My general research interests concern questions of surveillance. Building on seminal work by scholars like Dr. David Lyon and Dr. Kevin Haggerty, I am interested in questioning the broader implications of life in a “surveillance society,” where few activities can be engaged in without being documented in some form or fashion. To appreciate this idea, consider your daily trip to a cafe…
Surveillance cameras will record every movement you make both in and outside of the walls of the coffee shop. You may document your experience via a smartphone camera. If you use a credit card to make your purchase, it will produce digital records. A number of actors will then use resulting records for their purposes. For example, police officers will use those records to search for legal infractions. Retailers will use the records to nuance their advertising strategies. In addition, family members and peers will use the records to scrutinize your personal habits. This scrutiny is one of the primary consequences of the highly visible life that we are all living in the contemporary surveillance society.
My current research interests concern the intersection of surveillance and authority, with a twist. Rather than examining the surveillance of disadvantaged populations (a common discussion), my work examines how authority figures are monitored. This “bottom up” surveillance has been made possible due to the invention of accessible, affordable, and high-quality surveillance technologies in recent years, which have created a culture in which citizens are increasingly willing to monitor and scrutinized authority figures including police officers and politicians.
Among the most commonly monitored authority figures in the surveillance society are police officers, largely as a result of emerging “copwatching” trends. Copwatching has produced a regular influx of controversial images of police, most of which expose police violence targeting racial minorities. In response to the seeming anti-racist purposes served by copwatching, many commentators have theorized that the surveillance of police is an empowering form of political resistance, and a method to improve police accountability systems. However, few empirical studies have considered how surveillance affects the daily realities of police officers. My work aims to fill this gap by gathering empirical data on what I call the “highly visible reality” of police officers.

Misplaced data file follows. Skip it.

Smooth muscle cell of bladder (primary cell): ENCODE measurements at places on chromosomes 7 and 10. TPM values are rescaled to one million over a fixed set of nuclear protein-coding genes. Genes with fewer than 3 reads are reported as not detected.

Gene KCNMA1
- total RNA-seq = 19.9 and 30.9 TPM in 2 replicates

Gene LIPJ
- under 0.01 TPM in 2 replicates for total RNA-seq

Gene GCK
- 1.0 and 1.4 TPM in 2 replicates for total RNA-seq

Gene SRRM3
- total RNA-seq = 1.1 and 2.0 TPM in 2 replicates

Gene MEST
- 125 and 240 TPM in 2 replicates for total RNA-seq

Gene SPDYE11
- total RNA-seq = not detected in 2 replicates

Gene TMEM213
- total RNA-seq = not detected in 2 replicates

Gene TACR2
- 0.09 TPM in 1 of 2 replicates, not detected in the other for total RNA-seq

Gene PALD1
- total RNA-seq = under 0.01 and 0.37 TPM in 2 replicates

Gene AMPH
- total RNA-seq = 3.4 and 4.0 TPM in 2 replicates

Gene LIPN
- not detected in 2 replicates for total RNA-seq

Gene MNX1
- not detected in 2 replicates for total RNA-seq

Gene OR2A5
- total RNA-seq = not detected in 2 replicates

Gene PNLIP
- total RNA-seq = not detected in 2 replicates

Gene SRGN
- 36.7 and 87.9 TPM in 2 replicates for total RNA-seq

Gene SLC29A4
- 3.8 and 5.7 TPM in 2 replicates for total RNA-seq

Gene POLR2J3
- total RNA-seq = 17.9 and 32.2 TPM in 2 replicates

My most recent study, The Police On Camera, relied on participant observation and interview data to examine the experiences and perspectives of officers who are under camera surveillance. Ethically approved research took place during January 2013 – January 2014 and included:
- 200+ hours of in-field research with 3 policing organization,
- 60+ informal interviews with police officers, peace officers, detectives, sergeants and others,
- and 20+ formal semi-structured interviews
My research led to some surprising findings: contrary to what many might expect, my research participants did not uniformly resent or resist cameras. Instead they expressed diverse perspectives about being on camera, which I categorize as the habituated perspective, the strategic perspective, and the camera-shy perspective. Among my most interesting findings concerns the strategic perspective as, rather than resenting cameras, many police officers expressed the belief that being under surveillance was beneficial to the police. My findings complicate the common assumption that the surveillance of police is a method of exposing police malpractice, and raises questions about how the police officers can learn to mobilize their visibility to serve their interests.
More details about my findings and their implications can be found in a series of single and co-authored publications in journals like Theoretical Criminology, the Surveillance & Society, and the Oxford Handbook of Criminology Online.